As if in a Tempest
Pierre Bezukhov in one chapter. That’s what I’d title today’s reading if tasked with the production of a new translation of War and Peace. Certainly few other chapters treat so well Pierre’s scattered, inattentive mind and the potential for disaster this mindset has for all who practice it.
Consider Pierre’s past. He’s a revolutionary, a Jacobin. No, actually he’s the one who must stop the heir of the French Revolution. He lives for drink and women. No, actually he’s a freemason dedicated to spiritual awakening and human improvement. Love and forgiveness are the answer. Well, actually, it’s cool to shoot dead any man you suspect has screwed your wife. Two should be abundantly clear about Pierre at this point: He has not settled on a satisfactory life philosophy and he certainly would not be able to focus his mind on being present enough to practice it even if he had one.
It’s this second point that so troubles Pierre, especially in today’s chapter: He has so little present awareness.
“Despite the incessant firing going on there,” Tolstoy writes of Pierre’s experience at the Battle of Borodino, “he had no idea that this was the field of battle. He did not notice the sound of bullets whistling from every side or the projectiles that flew over him, did not see the enemy on the other side of the river, and for a long time did not notice the killed and wounded, though many fell near him.”
Astoundingly, Pierre maintains this obliviousness throughout the entire chapter. At one point, in fact, he fails to realize that the very place he’s standing is actually the most important point of the entire battle. And by important, of course, is meant that this is where the cannon fire and grapeshot is most intensely focused.
I can’t help but think that this bloody and bruised chapter is intended to illustrate, on some level at least, the consequences of Pierre’s lack of attention to the present. The bullets and the cannonfire represent the dangers of an unfocused life. Indeed, at one point, as Pierre finally comes to understand that perhaps casually strolling through a major battle is unwise, fleeing, he asks himself, “Where am I going?”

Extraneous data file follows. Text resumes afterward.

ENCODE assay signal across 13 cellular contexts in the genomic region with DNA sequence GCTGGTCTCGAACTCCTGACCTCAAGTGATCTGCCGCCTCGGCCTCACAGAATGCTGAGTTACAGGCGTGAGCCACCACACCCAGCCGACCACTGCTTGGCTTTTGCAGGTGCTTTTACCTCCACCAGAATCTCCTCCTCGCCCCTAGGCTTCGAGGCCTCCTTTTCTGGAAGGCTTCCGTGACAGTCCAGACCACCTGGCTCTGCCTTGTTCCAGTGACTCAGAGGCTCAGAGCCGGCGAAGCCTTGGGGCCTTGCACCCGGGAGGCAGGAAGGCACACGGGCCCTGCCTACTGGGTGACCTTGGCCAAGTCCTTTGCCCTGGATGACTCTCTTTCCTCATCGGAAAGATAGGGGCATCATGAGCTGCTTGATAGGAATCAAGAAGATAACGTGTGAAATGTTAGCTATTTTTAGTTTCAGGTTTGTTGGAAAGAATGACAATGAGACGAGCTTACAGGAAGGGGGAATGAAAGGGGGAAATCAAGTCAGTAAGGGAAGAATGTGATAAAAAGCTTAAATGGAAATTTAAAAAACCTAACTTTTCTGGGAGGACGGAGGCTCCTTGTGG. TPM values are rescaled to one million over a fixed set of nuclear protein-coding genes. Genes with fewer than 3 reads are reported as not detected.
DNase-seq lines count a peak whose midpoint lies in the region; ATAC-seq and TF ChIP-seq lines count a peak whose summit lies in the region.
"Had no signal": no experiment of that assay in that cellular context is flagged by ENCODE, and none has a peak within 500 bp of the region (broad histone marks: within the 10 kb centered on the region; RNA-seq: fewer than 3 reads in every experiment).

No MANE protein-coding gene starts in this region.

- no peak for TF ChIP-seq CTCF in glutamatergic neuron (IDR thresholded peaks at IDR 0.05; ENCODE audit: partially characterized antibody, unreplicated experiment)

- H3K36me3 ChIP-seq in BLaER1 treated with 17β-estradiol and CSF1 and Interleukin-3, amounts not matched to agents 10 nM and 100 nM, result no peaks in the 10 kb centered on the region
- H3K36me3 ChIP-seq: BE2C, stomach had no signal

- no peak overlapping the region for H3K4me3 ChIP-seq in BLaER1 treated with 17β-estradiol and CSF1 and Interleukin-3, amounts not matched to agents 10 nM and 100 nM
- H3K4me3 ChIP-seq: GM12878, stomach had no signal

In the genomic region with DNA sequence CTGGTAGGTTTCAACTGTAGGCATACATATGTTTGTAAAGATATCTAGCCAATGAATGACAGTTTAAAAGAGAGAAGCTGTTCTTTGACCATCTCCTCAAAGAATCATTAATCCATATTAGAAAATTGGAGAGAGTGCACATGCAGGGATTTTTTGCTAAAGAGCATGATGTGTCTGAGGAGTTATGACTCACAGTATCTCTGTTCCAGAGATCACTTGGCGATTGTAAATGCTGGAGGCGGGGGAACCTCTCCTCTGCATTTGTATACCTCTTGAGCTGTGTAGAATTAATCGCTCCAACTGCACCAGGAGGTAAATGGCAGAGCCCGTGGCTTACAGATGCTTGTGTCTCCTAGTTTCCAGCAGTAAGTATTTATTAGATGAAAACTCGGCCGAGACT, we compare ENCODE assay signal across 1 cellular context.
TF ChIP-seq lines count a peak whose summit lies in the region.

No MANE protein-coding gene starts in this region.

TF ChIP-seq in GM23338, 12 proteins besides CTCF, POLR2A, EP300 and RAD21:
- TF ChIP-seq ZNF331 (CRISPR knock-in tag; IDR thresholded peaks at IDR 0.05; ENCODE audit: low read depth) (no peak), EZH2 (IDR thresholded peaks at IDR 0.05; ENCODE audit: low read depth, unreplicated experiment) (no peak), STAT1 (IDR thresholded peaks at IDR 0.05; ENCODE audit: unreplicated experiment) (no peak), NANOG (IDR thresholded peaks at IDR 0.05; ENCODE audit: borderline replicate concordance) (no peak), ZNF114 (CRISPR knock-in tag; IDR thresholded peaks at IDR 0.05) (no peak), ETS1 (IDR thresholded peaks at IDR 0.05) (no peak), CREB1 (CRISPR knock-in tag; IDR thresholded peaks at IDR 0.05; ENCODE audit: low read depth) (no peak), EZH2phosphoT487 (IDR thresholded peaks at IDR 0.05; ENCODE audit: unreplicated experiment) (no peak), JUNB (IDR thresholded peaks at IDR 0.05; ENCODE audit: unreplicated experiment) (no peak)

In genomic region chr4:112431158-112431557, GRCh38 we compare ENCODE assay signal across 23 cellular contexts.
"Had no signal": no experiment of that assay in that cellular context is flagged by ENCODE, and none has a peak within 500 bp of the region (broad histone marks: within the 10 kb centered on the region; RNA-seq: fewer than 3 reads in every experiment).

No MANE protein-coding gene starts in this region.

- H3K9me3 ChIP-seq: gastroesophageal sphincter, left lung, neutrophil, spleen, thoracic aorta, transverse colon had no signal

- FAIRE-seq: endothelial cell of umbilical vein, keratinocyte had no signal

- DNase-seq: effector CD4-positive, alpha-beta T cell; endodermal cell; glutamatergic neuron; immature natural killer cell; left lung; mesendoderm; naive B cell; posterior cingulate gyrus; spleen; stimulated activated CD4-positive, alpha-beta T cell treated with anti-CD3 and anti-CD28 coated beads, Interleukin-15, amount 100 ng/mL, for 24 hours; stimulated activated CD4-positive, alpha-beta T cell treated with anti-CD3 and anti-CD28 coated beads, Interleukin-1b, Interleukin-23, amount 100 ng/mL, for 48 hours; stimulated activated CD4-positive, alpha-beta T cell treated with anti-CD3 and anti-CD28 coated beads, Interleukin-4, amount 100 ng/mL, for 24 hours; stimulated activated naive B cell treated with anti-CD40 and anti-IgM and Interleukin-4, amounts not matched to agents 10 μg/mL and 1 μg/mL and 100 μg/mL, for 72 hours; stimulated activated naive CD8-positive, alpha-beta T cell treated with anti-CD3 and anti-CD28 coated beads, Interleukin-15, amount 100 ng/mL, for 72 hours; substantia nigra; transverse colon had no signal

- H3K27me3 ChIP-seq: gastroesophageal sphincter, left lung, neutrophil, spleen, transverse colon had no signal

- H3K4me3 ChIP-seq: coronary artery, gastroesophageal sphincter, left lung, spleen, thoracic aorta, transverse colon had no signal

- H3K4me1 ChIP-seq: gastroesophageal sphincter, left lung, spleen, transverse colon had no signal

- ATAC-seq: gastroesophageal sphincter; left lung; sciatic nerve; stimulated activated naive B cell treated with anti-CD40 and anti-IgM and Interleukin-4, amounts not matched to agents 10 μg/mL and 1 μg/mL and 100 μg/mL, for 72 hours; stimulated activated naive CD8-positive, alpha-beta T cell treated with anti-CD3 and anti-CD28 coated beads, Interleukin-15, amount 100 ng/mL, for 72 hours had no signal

Where am I going? This, from the very start, has been Pierre’s motto. In order to answer that question he’s probably going to need to adopt some new lifestyle practices. His first decision should be to abandon the type of mindless living he displays in this chapter. He should focus more on what he’s doing and where he is because, as Marcus Aurelius writes, “the present is the only thing which a man can be deprived.”
If he has learned that he who desires or avoids the things which are not in his power can neither be faithful or free, but of necessity he must change with them and be tossed about with them as if in a tempest, and of necessity must subject himself to others who have the power to procure or prevent what he desires or would avoid; finally when he rises in the morning, if he observes and keeps these rules, bathes a man of fidelity, eats as a modest man; in like manner, if in every matter that occurs he works out his chief principles as the runner does with reference to running, and the trainer of the voice with reference to his voice — this is the man who truly makes progress, and this is the man who has not travelled in vain.